Nobody wants to face up to this, but we’ve got too many well-qualified health-related researchers relative to the amount of money available to keep them at work. And every year, more of them enter a cash-strapped grant market that guarantees waste of talent and disappointment.
The scarcity economy in science has long manifested itself in serial postdoc appointments that are really holding patterns for young scientists who would otherwise be unemployed. It also shows up in the surfeit of well-trained applicants for entry research posts in universities, industry, and government. Now comes a report from the Government Accountability Office (GAO), the Congress’s investigative service, describing how the National Institutes of Health is trying to cope with the problem: by denying grants to some senior scientists with highly rated applications in favor of first-time applicants with lower scores in the evaluation process. The tilt toward youth partially addresses the rising age of NIH’s first-time grant recipients — over 40 for many years running. But it comes at the cost of support for seasoned, productive researchers, while still leaving many young researchers stranded for lack of money. The GAO report, “National Institutes of Health: Completion of Comprehensive Risk Management Program Essential to Effective Oversight” (GAO-09-687), focuses on NIH’s basic extramural awards: the so-called RO1s. In recent years, the GAO found, there’s been a rising incidence of awards for peer-reviewed applications that scored below the “payline,” a cutoff based on projections of available money, the number of applications, and dollars per grant. Thus, in fiscal 2003, 6,461 applications were funded, of which 625, or 9.7 percent, were “exceptions,” (i.e., below the payline). The comparable figures for 2007 were 5,715 applications funded, of which 1,059, or 18.5 percent, were sub-payline.
Although the exceptions are legally at the discretion of the directors of the 24 NIH institutes and centers that award grants, they nonetheless are out of harmony with NIH’s deep devotion to peer review as the sacred mechanism for assuring scientific quality. A shift in attitude and policy, however, took hold under former NIH Director Elias Zerhouni, who once lamented that the number of investigators over age 70 exceeded the number under 30. In a response included in the GAO report, NIH’s parent Department of Health and Human Services cited the need to bring new investigators into the workforce “to replace those who choose to leave or leave because their applications are no longer competitive.” The response conceded that “In some cases, an adequate supply of new investigators is dependent on funding applications that receive review scores outside the normal funding range,” but it added that “these applications are still within the range of scores that are considered to be highly meritorious.” Maybe so, but some senior scientists are fiercely protesting the shift. Writing in the September issue of The Scientist, Leo Costello, professor of physiology and endocrinology at the University of Maryland, Baltimore, assailed NIH for “age discrimination,” adding that as a longtime NIH grantee, he “successfully competed with established researchers based on merit, without preferential treatment.” Today’s young scientists, he asserted, “are trained to be myopic super-technologists,” whereas creative scientists with broad perspectives “are penalized in the grant review process because of their experience and success.” Peter Farnham, speaking for the American Society for Biochemistry and Molecular Biology, told the New York Times that “At 19 percent, they’re taking too much from the more seasoned investigators.” The fiscal strains in science are not likely to recede in foreseeable years. The two-year $10.4 billion bonanza that Congress awarded NIH takes some strain out of the system, but once it’s gone, NIH, like all government agencies, will be confronted by the growing political demands for deficit reduction. Meanwhile, it’s my impression that a growing number of productive scientists are inclined to remain in the lab and in NIH grants competition well beyond normal retirement age. And looking ahead, young scientists are graduating in record numbers. According to the latest PhD count from the National Science Foundation, 7,173 were graduated in 2007 with degrees in “biological sciences” — an increase of 1,327 over 1998.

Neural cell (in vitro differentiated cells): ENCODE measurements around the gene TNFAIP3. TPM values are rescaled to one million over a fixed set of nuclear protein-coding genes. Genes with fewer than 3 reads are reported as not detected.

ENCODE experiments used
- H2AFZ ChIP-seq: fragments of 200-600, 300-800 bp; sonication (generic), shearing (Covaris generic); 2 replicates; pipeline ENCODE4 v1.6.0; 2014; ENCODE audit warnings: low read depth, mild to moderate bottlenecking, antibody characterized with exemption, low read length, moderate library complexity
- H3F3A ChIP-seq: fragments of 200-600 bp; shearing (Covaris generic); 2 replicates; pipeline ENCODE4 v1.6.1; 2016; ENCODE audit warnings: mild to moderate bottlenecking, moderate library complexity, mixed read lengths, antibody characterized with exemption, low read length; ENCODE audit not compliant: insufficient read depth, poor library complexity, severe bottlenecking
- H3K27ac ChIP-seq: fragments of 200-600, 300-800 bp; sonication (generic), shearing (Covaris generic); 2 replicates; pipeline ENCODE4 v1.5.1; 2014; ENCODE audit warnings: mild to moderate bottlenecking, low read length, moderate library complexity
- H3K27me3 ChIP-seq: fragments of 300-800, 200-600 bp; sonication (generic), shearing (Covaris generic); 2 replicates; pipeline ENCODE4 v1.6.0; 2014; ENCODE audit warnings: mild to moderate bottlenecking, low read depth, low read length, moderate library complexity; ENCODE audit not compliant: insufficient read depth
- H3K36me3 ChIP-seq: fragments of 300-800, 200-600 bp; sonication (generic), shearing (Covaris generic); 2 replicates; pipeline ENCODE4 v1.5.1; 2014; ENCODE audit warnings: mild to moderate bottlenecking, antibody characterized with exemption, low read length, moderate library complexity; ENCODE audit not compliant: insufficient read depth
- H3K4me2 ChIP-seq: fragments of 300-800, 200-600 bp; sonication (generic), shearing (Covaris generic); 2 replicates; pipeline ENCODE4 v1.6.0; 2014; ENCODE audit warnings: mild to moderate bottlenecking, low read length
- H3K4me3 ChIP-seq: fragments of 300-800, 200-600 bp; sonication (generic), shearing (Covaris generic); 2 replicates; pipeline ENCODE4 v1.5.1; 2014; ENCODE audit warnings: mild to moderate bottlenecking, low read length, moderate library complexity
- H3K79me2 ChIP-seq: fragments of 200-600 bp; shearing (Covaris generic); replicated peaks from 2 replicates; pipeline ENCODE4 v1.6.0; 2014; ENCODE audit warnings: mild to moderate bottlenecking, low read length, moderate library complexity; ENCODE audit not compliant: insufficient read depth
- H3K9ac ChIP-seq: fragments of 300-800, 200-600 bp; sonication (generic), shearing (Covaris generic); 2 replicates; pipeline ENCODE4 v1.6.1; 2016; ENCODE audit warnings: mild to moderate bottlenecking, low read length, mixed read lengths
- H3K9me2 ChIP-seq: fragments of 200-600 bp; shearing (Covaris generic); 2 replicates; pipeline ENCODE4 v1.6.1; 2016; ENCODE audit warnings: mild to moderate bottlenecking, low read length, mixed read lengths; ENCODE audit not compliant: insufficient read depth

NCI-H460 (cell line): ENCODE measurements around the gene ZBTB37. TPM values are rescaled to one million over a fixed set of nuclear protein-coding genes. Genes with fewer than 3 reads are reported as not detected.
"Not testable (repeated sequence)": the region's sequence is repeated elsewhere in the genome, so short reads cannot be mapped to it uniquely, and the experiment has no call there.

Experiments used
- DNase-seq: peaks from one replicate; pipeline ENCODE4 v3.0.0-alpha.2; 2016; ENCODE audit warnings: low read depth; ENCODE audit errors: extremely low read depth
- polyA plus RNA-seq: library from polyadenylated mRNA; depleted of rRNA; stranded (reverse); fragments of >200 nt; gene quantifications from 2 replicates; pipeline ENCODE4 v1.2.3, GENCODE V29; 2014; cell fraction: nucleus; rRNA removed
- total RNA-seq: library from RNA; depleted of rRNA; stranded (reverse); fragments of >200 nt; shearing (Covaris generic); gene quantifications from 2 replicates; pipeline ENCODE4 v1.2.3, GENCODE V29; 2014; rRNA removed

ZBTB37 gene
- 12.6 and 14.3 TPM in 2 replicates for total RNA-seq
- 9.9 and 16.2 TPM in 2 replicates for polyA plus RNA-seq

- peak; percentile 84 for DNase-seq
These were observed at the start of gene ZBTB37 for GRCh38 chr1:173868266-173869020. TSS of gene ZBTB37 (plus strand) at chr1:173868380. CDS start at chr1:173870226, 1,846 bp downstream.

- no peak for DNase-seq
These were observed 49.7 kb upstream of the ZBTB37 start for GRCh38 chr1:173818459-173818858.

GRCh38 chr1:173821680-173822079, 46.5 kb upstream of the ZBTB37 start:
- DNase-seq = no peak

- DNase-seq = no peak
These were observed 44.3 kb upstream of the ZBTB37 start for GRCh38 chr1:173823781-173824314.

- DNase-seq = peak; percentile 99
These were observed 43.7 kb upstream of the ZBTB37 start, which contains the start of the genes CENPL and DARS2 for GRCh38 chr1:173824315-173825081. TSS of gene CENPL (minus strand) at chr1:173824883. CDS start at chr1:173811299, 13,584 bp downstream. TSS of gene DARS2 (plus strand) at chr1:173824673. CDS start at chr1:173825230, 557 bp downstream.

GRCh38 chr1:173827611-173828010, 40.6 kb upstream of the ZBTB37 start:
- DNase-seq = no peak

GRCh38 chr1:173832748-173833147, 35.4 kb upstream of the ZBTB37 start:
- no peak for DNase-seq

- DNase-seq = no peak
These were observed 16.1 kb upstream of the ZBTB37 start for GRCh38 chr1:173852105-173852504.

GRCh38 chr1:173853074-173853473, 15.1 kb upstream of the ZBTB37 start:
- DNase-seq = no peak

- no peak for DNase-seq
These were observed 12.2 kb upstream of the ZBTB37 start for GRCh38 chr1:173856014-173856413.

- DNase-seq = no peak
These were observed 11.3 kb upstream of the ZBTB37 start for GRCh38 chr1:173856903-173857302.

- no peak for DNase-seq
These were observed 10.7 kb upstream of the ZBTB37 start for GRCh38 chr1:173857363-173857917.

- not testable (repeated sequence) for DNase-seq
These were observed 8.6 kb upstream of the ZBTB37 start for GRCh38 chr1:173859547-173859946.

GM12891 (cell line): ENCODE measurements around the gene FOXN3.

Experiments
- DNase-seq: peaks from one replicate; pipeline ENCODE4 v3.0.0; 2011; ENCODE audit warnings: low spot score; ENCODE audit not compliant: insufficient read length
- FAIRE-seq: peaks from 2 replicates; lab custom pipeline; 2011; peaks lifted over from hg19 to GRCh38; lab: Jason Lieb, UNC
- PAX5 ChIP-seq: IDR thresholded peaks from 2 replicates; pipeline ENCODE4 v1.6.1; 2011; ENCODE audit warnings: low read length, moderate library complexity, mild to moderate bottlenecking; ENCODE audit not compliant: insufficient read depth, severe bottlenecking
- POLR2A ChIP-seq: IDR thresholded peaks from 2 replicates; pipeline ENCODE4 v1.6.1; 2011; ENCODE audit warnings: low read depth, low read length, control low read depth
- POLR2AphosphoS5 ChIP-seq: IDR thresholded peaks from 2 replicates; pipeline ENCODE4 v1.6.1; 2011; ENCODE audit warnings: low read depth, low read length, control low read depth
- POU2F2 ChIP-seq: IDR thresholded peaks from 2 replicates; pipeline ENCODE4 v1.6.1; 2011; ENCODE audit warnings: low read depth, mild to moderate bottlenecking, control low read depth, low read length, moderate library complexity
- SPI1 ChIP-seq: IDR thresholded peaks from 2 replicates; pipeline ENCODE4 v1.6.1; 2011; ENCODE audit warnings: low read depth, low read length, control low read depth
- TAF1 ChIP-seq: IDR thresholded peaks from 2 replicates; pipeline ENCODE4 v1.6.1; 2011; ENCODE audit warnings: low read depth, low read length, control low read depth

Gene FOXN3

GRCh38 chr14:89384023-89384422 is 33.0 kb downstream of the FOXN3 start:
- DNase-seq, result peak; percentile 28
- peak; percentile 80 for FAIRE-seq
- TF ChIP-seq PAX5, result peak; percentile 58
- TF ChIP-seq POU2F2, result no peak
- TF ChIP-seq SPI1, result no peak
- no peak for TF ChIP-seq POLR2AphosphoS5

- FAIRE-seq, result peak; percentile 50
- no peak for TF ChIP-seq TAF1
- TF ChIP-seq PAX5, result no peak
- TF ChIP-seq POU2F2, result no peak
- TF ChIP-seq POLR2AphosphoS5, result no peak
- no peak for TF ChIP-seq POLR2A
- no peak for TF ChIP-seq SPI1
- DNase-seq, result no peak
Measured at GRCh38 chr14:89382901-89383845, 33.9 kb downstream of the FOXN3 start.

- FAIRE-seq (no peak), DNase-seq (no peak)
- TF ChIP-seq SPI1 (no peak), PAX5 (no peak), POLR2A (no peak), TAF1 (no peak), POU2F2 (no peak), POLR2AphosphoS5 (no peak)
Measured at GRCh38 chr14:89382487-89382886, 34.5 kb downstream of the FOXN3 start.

The graduate-training enterprise is keyed to growth, regardless of the dreary job market that awaits many graduates.
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